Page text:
Gary Lineker, one of the BBC's highest-paid presenters, has called for the broadcaster's licence fee to be made voluntary.
The Match of the Day host, who scooped a whopping £1.75million in earnings from the BBC between 2018-19, said the annual charge presented a “fundamental problem.”
“You’re forced to pay it if you want a TV, and therefore it’s a tax,” he said in an interview with the Guardian.
“The public pay our salaries, so everyone is a target.”
His comments come amid an ongoing debate on the future of the £154.50 charge, more than six months after the BBC announced plans to scrap free licence fees for the over-75s.
Lineker suggested the fee should become optional and be charged at a higher rate to subsidise elderly and poorer viewers.
The sports pundit told the paper: “I would make the licence fee voluntary. I’ve always said for a long time, I would make it voluntary. I don’t know the logistics of how it would work.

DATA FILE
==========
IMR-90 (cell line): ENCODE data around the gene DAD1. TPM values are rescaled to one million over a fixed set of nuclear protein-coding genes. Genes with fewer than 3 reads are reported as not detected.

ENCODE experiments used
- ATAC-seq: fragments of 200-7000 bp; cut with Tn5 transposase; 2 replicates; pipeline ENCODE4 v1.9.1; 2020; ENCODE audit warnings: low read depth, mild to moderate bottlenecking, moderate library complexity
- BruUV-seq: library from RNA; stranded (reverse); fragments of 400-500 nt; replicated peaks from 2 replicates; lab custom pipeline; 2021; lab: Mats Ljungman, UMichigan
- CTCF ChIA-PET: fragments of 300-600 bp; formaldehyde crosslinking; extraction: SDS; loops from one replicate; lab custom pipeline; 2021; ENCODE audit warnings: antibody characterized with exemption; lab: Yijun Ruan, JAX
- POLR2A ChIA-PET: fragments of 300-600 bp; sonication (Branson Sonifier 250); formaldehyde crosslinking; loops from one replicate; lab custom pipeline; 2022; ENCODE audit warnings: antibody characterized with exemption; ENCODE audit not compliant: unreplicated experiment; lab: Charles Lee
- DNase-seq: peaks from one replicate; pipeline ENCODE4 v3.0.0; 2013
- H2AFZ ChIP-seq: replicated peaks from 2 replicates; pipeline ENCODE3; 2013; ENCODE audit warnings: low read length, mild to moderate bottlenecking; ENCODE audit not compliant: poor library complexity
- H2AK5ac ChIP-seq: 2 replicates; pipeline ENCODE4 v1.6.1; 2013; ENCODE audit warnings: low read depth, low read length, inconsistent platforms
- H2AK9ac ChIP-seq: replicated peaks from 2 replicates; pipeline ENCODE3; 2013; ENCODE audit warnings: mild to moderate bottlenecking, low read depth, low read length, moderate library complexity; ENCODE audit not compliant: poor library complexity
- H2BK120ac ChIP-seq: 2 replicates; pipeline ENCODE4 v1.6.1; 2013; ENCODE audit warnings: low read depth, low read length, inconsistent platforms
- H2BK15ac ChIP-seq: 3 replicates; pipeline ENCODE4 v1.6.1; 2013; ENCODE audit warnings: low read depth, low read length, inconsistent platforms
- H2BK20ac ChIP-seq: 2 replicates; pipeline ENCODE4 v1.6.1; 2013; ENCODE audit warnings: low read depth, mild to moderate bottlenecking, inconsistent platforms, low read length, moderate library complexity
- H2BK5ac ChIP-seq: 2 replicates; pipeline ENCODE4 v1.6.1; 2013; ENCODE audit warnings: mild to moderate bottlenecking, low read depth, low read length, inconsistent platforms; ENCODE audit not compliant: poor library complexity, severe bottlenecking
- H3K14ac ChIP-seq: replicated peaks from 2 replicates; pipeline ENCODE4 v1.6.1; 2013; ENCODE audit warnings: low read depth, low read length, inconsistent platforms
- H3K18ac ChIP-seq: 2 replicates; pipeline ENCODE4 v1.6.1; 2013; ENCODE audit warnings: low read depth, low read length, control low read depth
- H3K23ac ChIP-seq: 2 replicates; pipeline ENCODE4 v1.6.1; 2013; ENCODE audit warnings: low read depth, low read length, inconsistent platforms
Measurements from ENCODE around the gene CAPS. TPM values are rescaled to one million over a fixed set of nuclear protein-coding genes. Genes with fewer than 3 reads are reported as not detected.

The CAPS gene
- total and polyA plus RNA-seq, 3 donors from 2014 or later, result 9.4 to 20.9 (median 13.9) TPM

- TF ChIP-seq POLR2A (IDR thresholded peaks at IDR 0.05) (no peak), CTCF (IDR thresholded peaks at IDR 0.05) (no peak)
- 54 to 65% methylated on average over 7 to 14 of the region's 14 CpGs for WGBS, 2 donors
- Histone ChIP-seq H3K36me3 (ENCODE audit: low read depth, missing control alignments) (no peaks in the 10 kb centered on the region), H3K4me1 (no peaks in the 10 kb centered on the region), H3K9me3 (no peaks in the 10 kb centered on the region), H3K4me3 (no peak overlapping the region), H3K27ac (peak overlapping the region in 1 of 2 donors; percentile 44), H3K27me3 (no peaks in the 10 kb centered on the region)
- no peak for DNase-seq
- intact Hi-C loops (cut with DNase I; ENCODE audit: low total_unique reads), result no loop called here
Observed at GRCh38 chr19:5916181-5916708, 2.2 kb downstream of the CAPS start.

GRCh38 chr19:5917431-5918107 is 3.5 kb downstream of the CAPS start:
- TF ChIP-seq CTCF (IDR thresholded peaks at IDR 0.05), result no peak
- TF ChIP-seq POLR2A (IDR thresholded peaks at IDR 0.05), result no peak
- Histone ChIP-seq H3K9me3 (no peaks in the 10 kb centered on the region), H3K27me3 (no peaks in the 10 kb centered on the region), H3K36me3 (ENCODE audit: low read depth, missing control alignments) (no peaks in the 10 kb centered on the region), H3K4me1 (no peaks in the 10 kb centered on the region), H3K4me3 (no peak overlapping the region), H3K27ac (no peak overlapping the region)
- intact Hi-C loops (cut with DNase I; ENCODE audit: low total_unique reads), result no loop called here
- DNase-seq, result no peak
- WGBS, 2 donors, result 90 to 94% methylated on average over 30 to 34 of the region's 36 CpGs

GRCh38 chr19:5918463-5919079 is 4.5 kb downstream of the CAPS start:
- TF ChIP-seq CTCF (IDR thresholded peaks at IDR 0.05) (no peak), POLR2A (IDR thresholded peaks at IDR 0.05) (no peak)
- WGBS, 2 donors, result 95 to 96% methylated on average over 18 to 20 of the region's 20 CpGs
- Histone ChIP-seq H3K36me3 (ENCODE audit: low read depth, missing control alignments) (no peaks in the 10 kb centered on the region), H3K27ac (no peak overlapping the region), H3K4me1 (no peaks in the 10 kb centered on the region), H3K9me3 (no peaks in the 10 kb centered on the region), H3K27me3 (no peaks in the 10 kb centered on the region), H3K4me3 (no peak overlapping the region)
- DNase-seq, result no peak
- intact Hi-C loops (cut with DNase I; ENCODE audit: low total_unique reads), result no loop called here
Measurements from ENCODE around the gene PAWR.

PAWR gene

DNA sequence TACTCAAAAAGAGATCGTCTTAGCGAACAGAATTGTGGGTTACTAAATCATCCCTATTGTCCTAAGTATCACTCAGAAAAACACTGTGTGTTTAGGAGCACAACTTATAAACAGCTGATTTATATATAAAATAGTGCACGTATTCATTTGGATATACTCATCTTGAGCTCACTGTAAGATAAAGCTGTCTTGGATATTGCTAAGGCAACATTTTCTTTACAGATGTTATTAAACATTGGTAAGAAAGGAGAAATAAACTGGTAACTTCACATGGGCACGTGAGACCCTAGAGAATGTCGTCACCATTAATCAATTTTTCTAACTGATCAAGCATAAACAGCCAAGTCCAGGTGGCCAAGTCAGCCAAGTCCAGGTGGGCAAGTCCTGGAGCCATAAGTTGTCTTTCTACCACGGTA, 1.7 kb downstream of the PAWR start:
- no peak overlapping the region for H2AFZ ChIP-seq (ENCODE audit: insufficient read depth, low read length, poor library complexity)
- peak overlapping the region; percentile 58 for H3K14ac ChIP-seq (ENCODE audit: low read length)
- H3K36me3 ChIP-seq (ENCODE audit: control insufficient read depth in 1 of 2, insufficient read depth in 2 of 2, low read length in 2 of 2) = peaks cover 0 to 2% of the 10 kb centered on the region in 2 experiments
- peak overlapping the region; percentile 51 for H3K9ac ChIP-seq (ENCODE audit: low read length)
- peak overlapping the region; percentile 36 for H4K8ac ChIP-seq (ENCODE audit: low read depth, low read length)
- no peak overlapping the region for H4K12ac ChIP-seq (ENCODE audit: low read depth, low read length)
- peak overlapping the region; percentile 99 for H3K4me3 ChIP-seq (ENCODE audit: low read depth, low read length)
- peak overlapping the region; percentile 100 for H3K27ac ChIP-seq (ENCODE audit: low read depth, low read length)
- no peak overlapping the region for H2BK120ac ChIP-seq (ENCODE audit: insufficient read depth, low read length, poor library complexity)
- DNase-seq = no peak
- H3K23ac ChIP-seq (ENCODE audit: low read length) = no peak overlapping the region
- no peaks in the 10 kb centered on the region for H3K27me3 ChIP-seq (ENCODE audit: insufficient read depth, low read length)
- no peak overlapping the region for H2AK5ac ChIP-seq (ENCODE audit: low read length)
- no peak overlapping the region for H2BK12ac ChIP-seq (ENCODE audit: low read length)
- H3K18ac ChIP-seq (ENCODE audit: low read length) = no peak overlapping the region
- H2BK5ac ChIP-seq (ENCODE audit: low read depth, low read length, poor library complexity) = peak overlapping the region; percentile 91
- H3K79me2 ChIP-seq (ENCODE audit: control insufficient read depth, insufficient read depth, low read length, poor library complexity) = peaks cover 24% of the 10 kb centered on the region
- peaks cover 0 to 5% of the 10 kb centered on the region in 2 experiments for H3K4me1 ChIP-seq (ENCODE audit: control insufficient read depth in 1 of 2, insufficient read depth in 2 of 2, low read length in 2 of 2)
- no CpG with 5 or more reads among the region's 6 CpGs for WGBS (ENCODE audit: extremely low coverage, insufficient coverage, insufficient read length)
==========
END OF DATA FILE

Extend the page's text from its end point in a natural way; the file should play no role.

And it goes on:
“You would lose some people, but at the same time you’d up the price a bit. It’s the price of a cup of coffee a week at the moment. If you put it up you could help older people, or those that can’t afford it.”
While some Twitter users have criticised Lineker over his suggestion, Piers Morgan backed the idea, writing: “Good grief, Jugs @GaryLineker - you've made a sensible point... you feeling OK?”
— Piers Morgan (@piersmorgan)January 27, 2020
The debate comes after Boris Johnson ordered a review of the licence fee, telling a rally in December: “You have to ask yourself whether that approach to funding a media company still makes sense in the long term given the way that other organisations manage to fund themselves.”
The current fee system is guaranteed to stay in place for the next until at least 2027, when the BBC's Royal Charter ends.
However, the BBC’s outgoing director general Tony Hall suggested his successor would need to review the corporation’s funding model before then, including the amount charged for the TV licence.
Various alternatives to the licence fee have been mooted over the years, including subscription services or a compulsory broadcasting levy.